Rusal posts 78pc decline in first quarter profit, says it plans to sell special aluminium products to China

PUBLISHED : Friday, 13 May, 2016, 5:55pm
UPDATED : Friday, 13 May, 2016, 5:59pm

Rusal, the global aluminium producer headquartered in Moscow, is in talks to supply Chinese firms with “valued added aluminium alloys” that are not currently available in China, as part of efforts to boost sales in the world’s fastest growing major market for the industrial metal.

The Moscow and Hong Kong-listed company is seeking to sell aluminium alloy products in China, including cables used in infrastructure projects, deputy chief executive Oleg Mukhamedshin said via teleconference on Friday.

“There are some opportunities from new regulation in China’s cable industry that allows the use of aluminium alloy cables in infrastructure projects ... once we sign a binding agreement we will make an announcement,” he said.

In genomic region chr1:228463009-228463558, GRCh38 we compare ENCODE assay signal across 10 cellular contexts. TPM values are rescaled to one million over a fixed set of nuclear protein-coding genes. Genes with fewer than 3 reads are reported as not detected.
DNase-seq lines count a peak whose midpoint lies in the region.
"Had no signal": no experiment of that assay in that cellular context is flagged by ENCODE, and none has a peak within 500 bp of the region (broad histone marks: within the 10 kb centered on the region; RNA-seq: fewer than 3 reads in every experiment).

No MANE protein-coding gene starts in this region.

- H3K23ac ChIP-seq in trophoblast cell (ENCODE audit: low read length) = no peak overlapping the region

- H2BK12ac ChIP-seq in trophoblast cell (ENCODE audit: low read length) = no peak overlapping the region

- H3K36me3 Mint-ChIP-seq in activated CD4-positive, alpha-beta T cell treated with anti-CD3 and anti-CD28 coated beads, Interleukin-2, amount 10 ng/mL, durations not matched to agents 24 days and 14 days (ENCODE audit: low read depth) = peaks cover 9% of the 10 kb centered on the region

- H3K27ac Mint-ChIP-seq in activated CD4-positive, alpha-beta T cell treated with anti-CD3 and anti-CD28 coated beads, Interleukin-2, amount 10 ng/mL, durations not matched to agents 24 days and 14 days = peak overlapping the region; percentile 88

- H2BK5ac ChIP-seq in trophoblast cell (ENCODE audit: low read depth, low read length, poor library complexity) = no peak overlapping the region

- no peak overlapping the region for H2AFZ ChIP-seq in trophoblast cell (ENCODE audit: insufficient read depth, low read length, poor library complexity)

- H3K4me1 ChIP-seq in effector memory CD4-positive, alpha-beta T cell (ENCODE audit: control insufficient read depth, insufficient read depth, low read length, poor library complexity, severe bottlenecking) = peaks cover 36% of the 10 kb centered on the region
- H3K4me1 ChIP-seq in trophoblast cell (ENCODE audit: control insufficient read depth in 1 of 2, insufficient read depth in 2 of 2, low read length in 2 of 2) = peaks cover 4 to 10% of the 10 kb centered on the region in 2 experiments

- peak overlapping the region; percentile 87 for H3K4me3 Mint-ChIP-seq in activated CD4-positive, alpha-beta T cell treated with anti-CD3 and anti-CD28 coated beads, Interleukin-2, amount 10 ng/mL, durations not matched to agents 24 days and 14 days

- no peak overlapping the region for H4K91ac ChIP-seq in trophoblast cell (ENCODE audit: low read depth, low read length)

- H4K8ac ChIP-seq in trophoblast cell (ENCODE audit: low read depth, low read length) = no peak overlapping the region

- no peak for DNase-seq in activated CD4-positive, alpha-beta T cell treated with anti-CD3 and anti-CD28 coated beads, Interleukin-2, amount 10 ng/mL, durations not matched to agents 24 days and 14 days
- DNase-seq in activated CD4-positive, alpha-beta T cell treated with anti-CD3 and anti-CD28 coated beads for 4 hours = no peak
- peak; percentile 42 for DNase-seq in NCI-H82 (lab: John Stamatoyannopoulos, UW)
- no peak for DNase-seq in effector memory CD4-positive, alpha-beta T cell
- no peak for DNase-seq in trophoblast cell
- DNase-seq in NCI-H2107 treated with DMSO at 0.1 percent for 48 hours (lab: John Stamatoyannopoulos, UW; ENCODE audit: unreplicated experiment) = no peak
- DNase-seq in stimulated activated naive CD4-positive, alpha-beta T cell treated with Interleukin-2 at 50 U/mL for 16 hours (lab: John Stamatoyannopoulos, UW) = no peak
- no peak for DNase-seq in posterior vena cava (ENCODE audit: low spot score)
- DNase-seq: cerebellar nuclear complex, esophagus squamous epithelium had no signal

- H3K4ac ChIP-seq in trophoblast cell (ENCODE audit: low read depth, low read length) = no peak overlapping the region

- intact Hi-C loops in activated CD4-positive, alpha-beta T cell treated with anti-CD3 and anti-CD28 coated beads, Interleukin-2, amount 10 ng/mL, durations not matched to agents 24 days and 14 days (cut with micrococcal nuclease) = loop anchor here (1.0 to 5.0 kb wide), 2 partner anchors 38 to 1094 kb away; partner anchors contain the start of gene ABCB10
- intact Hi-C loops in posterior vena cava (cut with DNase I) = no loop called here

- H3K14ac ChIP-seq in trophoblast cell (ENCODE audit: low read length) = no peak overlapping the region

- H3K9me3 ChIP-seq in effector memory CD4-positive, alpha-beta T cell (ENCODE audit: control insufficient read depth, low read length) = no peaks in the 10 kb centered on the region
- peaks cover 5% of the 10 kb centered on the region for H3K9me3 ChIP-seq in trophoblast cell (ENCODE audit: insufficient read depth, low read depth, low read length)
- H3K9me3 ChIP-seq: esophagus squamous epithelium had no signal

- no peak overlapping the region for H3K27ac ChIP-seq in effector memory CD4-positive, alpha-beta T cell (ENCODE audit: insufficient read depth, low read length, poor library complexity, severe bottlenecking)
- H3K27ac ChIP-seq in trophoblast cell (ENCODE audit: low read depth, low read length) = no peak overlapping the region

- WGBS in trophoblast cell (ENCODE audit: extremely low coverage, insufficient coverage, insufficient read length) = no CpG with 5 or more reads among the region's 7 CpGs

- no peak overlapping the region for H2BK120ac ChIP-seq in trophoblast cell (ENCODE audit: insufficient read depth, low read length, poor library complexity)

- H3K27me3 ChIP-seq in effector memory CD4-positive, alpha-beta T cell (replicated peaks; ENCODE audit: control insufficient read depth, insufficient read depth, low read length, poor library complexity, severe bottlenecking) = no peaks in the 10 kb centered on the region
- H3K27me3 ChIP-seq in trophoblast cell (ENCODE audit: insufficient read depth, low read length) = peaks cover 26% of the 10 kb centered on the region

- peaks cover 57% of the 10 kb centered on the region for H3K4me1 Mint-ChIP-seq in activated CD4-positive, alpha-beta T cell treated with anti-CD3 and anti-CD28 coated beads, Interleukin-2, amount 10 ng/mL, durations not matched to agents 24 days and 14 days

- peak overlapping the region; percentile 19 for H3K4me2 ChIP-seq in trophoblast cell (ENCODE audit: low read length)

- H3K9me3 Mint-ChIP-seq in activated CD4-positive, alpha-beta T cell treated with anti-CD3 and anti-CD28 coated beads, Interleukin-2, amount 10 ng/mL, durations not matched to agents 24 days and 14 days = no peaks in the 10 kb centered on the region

Soloviev acknowledged that China’s aluminium producers, which have rapidly expanded production capacity in recent years, could become competitors to Rusal on downstream processed products in the long term.

“It might happen of course, the Chinese aluminium industry’s development is quite fast and new technology could be [made] available to them,” he said. “Still, China has significant demand for rolled and other downstream products from abroad, and they are mainly exporting extrusion products and foils, but not complicated downstream products.”

Rusal’s sales to China amounted to US$78 million last year, compared to total sales of US$8.68 billion.

Rusal Friday posted a 78 per cent year-on-year decline in first-quarter net profit to US$126 million. Recurring net profit fell 69.4 per cent to US$149 million, after adjusting for gains and losses from nickel and palladium unit Norilsk Nickel, currency translation and assets impairments.

Revenue dropped 22.7 per cent year-on-year to US$1.91 billion, on the back of a 27.5 per cent fall in average aluminium selling price to US$1,666 a tonne due to rising supply and a demand slowdown.

Cost of sales dropped 6.8 per cent to US$1.55 billion, helped by the ruble’s depreciation against the US dollar.

Rusal’s share price Friday closed unchanged at HK$2.52 in Hong Kong.